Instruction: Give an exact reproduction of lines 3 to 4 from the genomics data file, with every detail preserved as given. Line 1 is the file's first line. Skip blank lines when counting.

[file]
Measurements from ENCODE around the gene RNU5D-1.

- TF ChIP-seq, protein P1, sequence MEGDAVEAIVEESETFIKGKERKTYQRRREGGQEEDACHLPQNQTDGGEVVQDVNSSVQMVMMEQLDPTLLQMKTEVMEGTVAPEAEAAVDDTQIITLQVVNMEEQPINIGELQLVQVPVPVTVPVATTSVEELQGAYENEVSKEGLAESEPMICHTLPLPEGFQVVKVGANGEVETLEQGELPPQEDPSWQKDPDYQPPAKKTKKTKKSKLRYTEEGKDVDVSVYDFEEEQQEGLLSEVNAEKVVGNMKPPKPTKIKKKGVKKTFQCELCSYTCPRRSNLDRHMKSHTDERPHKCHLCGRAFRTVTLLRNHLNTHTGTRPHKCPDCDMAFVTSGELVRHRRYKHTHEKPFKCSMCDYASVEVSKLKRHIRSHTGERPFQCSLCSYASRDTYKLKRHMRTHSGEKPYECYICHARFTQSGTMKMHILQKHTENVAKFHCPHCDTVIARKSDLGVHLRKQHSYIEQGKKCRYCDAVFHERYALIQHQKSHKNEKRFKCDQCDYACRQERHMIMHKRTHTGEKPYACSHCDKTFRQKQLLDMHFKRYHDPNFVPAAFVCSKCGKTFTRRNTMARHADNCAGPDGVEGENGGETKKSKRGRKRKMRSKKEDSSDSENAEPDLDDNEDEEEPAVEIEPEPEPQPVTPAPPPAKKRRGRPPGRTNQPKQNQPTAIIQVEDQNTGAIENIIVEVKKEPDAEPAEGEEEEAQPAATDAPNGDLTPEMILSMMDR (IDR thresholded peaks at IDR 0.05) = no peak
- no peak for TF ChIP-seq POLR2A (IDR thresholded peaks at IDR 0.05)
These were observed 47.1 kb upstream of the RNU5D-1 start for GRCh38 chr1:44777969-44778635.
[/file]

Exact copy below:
- no peak for TF ChIP-seq POLR2A (IDR thresholded peaks at IDR 0.05)
These were observed 47.1 kb upstream of the RNU5D-1 start for GRCh38 chr1:44777969-44778635.